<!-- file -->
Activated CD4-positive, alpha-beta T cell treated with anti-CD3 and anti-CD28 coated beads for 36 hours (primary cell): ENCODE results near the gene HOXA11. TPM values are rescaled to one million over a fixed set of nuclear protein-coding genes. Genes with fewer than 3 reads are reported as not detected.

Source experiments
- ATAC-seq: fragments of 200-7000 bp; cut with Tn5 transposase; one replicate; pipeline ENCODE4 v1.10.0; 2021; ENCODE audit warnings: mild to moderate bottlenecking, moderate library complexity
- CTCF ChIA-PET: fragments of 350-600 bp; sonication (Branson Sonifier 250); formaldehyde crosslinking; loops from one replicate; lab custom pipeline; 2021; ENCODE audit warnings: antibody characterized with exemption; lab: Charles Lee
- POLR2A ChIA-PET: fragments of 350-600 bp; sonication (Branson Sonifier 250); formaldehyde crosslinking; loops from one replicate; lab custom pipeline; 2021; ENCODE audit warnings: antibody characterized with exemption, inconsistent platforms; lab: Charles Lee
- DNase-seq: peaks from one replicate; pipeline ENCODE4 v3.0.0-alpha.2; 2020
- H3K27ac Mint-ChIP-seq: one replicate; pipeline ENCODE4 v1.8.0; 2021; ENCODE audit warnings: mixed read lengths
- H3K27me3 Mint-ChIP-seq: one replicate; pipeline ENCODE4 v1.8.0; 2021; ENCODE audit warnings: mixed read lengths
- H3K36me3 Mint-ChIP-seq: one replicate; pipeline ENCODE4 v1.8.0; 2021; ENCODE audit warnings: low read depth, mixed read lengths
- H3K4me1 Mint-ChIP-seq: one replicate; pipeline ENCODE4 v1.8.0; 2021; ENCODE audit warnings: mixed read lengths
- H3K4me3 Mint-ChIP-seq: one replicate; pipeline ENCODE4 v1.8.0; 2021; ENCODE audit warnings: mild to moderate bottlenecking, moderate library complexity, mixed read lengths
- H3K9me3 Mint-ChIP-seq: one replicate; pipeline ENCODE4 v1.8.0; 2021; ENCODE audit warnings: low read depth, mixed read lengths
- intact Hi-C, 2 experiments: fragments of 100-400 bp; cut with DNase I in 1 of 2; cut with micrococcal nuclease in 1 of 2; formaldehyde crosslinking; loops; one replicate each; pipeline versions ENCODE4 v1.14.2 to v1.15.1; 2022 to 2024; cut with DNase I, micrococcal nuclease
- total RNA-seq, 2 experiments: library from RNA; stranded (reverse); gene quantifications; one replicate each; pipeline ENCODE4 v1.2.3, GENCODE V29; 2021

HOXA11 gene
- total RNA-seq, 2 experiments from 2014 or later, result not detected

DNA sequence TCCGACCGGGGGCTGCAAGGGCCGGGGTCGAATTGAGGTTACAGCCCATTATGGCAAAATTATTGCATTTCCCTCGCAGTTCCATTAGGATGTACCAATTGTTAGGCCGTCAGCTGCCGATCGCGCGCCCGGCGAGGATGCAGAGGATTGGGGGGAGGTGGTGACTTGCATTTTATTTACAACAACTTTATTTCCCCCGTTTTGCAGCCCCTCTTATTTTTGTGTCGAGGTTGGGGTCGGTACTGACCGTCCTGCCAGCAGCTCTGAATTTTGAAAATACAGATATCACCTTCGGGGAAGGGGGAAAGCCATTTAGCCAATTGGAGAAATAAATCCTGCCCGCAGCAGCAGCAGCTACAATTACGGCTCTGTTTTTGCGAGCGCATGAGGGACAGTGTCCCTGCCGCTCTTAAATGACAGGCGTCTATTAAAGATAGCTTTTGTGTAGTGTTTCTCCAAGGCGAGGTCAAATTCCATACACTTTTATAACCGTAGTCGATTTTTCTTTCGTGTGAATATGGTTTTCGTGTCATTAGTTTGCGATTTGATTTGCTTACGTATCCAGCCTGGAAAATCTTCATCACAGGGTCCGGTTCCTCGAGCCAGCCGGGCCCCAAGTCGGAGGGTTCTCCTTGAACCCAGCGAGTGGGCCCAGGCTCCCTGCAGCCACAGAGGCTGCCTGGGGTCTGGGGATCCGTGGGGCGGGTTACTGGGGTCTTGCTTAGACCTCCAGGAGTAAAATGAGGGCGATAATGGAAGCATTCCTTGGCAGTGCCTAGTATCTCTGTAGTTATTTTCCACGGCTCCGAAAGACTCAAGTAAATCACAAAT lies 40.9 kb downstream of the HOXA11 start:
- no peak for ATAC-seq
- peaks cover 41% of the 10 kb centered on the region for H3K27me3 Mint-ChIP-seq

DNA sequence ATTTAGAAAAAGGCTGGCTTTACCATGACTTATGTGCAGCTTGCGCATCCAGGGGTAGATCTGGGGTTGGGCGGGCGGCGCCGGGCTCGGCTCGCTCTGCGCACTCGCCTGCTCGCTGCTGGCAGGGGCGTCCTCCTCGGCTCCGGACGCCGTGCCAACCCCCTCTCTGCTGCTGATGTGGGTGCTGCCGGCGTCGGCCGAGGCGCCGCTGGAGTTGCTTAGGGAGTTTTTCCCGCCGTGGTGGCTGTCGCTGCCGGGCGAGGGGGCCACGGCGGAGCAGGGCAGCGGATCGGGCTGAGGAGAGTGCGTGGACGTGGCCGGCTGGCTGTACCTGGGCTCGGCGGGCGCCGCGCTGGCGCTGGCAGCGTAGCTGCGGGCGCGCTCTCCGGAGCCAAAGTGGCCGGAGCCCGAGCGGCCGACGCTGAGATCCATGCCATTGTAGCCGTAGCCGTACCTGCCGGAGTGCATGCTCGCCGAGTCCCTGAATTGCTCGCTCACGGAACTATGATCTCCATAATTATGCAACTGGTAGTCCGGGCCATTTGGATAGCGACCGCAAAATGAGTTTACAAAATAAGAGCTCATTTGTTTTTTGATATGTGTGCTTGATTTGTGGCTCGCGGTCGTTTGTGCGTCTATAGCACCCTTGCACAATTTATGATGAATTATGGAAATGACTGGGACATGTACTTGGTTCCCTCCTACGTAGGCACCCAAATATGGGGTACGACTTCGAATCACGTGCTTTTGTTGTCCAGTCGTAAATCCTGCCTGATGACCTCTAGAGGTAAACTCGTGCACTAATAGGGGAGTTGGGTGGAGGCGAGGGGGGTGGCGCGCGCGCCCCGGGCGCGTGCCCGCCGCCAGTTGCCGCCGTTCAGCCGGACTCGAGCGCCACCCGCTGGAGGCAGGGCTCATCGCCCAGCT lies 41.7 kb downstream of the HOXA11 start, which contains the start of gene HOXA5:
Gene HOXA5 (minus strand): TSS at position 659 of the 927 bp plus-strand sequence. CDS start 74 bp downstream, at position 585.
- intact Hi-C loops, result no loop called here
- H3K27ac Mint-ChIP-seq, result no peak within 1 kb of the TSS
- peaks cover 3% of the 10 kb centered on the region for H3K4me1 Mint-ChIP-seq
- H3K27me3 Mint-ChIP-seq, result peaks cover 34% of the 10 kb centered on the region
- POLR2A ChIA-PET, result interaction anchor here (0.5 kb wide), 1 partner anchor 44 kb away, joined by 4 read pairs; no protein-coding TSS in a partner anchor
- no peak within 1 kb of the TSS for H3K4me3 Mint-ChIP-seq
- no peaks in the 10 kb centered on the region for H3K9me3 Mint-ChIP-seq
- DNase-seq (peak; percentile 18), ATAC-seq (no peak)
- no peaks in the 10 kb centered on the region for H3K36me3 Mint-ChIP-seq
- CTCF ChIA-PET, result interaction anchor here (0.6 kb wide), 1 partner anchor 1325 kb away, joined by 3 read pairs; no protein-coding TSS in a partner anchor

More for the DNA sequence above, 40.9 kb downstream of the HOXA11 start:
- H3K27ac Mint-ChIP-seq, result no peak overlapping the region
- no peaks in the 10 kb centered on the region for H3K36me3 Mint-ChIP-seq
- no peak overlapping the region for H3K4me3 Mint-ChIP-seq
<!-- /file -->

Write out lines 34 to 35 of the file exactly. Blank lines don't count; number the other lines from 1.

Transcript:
- no peaks in the 10 kb centered on the region for H3K36me3 Mint-ChIP-seq
- no peak overlapping the region for H3K4me3 Mint-ChIP-seq